Drills to Boost Acceleration

Get faster starts with these acceleration drills

Build acceleration.

If you play field or court sports that involve plenty of starts and stops, having the ability to reach your top speed quickly—from a standstill or from a jog—can give you an advantage over your opponent. Acceleration is the term that refers to how quickly you can change your speed and it is a worthwhile skill to develop if you play any sport the requires quick starts, repeated starts and stops, or a variety of pivots and fast changes of direction.

Athletes who reach their top speed the quickest seem to have a few factors in common. One of the most obvious is their lower body position at the start of the sprint. They also maintain this lower position for a longer time and are able to direct more of their power into forward motion rather than vertical motion. Staying low during the start is one technique you can practice and develop if you want to accelerate faster. 

Another factor related to running mechanics and body position is using the arms to help propel you forward. Driving the arms forward and directly back rather than flailing to the sides, keeps the body momentum moving in the direction you want to go. This arm positioning and movement appears to be the most efficient and effective way to help boost speed out of the blocks.

Another common factor seen in athletes who have the fastest acceleration is their lower ground contact times.

Fast accelerators spend less time in contact with the ground, generate more power each stride and keep their feet under their body during acceleration. Landing on the heels or with the body behind the foot acts as a slight break, and slows down forward motion, but landing on the balls of the feet with the body slightly forward increases momentum and improves ground contact times.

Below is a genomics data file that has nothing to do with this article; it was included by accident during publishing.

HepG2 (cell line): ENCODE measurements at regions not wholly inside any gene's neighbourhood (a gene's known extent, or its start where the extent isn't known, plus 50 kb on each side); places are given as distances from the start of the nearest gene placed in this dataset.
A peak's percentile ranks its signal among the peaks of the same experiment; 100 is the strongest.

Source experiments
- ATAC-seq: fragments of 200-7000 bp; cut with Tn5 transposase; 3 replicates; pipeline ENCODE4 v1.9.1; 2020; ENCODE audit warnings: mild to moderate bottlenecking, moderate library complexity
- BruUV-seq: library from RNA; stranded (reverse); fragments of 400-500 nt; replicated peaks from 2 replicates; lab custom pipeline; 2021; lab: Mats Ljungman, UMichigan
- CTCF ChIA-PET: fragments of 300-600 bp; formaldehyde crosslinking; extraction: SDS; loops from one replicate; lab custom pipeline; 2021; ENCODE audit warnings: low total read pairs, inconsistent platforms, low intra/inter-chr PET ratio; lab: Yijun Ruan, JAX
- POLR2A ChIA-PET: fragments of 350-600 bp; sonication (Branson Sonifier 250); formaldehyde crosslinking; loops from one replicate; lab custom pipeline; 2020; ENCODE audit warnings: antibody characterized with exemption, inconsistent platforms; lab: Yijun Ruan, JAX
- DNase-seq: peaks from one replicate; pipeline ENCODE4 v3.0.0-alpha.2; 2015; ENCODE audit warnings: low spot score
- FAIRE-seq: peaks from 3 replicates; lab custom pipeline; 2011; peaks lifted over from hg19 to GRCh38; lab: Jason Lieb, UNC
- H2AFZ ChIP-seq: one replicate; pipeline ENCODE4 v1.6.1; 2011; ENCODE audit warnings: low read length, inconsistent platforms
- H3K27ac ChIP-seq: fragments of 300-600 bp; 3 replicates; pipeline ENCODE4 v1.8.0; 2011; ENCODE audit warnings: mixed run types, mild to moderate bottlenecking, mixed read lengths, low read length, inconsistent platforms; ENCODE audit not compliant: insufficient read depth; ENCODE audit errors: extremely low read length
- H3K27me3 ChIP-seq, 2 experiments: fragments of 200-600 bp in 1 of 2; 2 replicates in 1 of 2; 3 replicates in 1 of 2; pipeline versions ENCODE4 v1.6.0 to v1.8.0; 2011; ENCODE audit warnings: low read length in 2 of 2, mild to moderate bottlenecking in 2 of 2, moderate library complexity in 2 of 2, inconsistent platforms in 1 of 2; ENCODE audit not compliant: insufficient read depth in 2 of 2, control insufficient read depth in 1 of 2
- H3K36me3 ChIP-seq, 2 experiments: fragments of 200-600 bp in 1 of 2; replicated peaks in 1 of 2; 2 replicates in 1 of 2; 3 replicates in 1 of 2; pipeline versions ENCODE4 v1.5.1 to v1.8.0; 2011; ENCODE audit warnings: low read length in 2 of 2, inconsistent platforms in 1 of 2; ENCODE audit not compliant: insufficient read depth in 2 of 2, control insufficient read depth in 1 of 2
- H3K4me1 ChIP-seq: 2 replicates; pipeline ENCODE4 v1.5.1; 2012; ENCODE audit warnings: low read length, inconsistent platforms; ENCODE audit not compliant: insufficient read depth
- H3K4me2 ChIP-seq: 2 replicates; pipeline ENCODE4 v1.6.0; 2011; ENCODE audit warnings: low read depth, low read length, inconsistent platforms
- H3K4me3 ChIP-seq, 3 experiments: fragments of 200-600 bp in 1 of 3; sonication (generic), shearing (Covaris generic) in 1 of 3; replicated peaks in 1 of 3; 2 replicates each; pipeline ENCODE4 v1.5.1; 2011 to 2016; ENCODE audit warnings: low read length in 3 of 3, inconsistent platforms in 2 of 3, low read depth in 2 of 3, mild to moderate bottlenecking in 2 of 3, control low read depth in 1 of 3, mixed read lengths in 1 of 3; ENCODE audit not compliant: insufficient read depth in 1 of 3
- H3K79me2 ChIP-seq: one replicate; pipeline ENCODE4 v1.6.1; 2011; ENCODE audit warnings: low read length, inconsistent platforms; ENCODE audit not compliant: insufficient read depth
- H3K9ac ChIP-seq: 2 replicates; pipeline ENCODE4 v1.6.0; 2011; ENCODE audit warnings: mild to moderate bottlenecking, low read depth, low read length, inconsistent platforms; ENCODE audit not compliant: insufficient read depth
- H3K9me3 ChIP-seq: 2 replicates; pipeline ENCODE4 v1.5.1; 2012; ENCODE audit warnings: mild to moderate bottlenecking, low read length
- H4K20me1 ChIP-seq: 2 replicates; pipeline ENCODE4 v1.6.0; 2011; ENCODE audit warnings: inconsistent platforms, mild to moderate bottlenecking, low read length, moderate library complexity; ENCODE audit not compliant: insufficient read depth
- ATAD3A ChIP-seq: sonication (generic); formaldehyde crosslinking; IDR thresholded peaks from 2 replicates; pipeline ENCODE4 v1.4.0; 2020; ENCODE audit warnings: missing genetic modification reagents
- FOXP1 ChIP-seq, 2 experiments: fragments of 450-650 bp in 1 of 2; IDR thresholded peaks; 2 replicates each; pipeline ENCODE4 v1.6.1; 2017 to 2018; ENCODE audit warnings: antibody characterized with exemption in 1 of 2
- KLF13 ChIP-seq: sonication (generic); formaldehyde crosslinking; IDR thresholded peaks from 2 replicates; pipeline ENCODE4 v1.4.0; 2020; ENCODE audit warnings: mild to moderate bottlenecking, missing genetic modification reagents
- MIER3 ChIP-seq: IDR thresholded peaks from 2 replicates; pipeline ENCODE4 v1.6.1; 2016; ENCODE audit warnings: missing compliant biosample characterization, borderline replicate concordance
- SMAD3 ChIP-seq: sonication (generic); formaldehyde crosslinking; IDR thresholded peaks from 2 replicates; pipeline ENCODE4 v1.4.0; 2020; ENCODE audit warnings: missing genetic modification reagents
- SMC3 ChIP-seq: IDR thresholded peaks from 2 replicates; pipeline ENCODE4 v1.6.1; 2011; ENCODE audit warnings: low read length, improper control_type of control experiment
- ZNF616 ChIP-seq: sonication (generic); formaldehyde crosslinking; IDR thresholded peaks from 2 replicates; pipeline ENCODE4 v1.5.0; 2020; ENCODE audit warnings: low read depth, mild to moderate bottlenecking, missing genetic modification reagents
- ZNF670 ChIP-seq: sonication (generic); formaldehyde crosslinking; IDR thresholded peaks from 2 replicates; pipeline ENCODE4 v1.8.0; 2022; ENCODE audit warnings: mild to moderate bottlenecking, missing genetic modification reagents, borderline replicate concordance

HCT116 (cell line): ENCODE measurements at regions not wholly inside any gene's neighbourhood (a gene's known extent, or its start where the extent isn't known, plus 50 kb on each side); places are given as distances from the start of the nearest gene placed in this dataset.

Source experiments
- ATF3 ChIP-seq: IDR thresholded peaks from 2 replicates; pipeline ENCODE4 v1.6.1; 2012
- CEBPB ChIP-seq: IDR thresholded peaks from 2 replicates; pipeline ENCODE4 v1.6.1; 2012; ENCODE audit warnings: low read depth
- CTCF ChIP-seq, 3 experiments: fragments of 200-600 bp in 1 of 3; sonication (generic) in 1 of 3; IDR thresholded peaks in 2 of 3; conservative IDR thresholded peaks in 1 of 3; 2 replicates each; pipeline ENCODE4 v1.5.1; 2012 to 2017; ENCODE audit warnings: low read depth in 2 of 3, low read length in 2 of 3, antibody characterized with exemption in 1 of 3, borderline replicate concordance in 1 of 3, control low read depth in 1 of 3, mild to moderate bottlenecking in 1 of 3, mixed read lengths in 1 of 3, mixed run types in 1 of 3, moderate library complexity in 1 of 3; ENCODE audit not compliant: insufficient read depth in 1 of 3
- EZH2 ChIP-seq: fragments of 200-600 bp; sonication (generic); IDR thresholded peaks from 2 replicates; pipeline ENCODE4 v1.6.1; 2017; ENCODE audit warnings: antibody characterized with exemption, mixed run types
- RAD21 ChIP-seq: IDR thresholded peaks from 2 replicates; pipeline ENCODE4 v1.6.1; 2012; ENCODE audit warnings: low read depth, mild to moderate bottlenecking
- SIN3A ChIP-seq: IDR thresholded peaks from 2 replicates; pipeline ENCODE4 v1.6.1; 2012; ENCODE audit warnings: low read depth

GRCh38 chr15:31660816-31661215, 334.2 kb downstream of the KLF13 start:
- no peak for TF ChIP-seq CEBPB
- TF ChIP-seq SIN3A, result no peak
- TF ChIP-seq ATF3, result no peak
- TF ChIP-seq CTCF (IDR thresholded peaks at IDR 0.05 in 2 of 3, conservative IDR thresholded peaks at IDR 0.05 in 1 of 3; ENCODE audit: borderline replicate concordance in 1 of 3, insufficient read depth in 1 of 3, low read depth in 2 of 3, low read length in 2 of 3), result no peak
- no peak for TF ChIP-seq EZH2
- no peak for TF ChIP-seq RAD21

Court and field sport athletes often benefit from practicing specific drills that develop acceleration. Here are a few of the most popular training methods for boosting speed out of the gate and keeping it going once you reach top speed. 

1. Sprinting with a Weighted Sled 

Sprinting against resistance may be the king of the acceleration drills. Professional football players often use a weight sled during training to build power and acceleration. In order to get the most from a sled drill, the athletes need to maintain excellent sprint mechanics while pulling the sled and stop the drills when fatigue sets in.

2. All-out Sprints

Sprint drills have been shown to increase an athlete's top speed and may have a slight benefit for increasing pure acceleration. All out sprints are perhaps the simplest way an athlete can begin to build more speed and power and potentially help reduce ground contact times. Adding 5-50 yard sprint sessions into the weekly training routine is also a great way to boost top speed.

Doing these types of sprints on a slight incline, or a hill may be slightly more effective (and safer) than doing them of the flats. 

3. Plyometrics

Plyometric exercises, when done properly, are a great way to build overall power in the glutes and quads and to develop a more powerful rebound, which can translate into faster top speeds and faster foot-turnover. It's particularly important that athletes know and heed the warning signs of injury when performing plyometric power drills and build up both intensity and effort slowly over time.

Ideally, an athlete will use a variety of training methods that combine these three drills in order  to build both faster acceleration and a higher top speed. The combination of sprinting against resistance, increasing speed, and building power can give field and court athletes an advantage both out of the blocks and at the finish line.

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